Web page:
All preschool teachers sing with their children, and if they don't they should. Nothing draws a class together better than singing.

With the 2-year-olds it's all about singing the same songs over and over. I've never done the math, but I doubt we have more than two dozen songs in our repertoire, cycling through the same tunes again and again with little variation. Two-year-olds are all about the greatest hits, often complaining if I skip their favorite. Yesterday, as we sang If You're Happy And You Know It yet again, I was taken by how loudly and boldly these little guys were singing, especially Elliott whose voice rose above the rest, off-key, of course, in classic Teacher Tom style. Yes, I was holding up photographs of children with "happy," "sad," "angry" and other expressions working on helping these children, who currently straddle the divide between parallel and interactive play, identify some of the more obvious emotional cues that they'll need for successfully navigating their expanding social world. And yes, each time we sing, "clap your hands," or "stomp your feet," we're giving them practice in the fine art of following instructions. But the real significance of the song is that we're making that song together.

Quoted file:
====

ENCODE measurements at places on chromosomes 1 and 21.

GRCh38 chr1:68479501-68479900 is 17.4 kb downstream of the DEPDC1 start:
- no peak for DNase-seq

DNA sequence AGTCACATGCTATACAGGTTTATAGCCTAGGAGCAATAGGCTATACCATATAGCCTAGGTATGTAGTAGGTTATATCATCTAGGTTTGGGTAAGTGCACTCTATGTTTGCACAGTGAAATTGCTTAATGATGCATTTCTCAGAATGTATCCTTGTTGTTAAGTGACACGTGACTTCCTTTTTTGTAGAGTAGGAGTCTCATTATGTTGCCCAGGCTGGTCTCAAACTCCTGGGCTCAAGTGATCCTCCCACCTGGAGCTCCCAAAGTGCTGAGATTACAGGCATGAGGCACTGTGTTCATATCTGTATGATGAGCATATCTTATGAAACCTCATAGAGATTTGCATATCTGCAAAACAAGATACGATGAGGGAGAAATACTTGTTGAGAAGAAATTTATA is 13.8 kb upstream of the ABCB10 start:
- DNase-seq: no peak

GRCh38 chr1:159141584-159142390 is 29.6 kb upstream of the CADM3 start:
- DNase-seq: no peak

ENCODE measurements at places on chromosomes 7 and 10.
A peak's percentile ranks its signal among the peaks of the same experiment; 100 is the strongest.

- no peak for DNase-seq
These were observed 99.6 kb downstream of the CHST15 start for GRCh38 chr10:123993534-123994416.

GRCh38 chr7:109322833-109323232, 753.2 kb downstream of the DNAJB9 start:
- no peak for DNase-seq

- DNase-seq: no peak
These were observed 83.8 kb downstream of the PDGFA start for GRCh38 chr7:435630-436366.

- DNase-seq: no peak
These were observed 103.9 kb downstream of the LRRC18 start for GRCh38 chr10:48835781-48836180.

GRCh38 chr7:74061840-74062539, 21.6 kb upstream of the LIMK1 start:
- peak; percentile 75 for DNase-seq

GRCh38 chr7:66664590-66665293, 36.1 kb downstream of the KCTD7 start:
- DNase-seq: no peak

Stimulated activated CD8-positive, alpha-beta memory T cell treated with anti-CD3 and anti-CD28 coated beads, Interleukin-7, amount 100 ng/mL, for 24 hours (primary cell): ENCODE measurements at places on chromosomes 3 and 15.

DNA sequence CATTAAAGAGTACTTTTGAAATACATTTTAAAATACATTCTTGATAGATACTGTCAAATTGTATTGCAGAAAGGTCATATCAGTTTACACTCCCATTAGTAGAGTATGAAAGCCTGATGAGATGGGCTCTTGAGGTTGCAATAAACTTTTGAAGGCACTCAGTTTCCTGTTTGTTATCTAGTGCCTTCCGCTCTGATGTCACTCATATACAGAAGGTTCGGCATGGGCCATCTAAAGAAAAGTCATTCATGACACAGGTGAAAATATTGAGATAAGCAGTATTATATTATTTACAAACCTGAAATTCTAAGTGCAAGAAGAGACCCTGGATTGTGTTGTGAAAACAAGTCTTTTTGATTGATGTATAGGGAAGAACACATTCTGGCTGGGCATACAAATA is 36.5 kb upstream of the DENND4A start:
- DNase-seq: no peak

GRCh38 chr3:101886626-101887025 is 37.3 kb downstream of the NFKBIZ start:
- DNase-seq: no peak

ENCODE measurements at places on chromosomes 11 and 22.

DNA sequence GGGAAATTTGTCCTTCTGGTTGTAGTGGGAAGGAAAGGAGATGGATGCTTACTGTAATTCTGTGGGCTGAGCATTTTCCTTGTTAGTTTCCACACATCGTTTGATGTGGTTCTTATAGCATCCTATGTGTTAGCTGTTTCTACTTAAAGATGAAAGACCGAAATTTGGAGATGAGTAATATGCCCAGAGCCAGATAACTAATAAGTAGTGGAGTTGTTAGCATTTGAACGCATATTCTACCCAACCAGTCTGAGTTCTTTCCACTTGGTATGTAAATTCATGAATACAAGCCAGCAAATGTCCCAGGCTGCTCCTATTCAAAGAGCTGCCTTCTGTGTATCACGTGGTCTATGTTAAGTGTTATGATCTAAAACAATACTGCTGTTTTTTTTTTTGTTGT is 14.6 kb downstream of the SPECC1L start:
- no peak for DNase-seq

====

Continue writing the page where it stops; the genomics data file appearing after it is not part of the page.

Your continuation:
With the 3-5 class we also cycle through our larger core collection songs, but as is appropriate for these older children, the songs become more elastic, stretching and bending to suit their growing comfort level and need for variety. Many of the songs we learned as 2-year-olds now have pauses during which the children raise their hands to suggest their own verses or variations; we've moved from merely singing together, to actually composing new songs based upon the old, right on the spot, like a preschool jam session. Sometimes we even make up brand new songs of our own, like during yesterday's hike back from the bus stop when Marcus suggested that we "Stomp, stomp, stomp," "skip, skip, skip," and "hop, hop, hop." It helps that we all by now know a collection of simple tunes to which we can insert new words.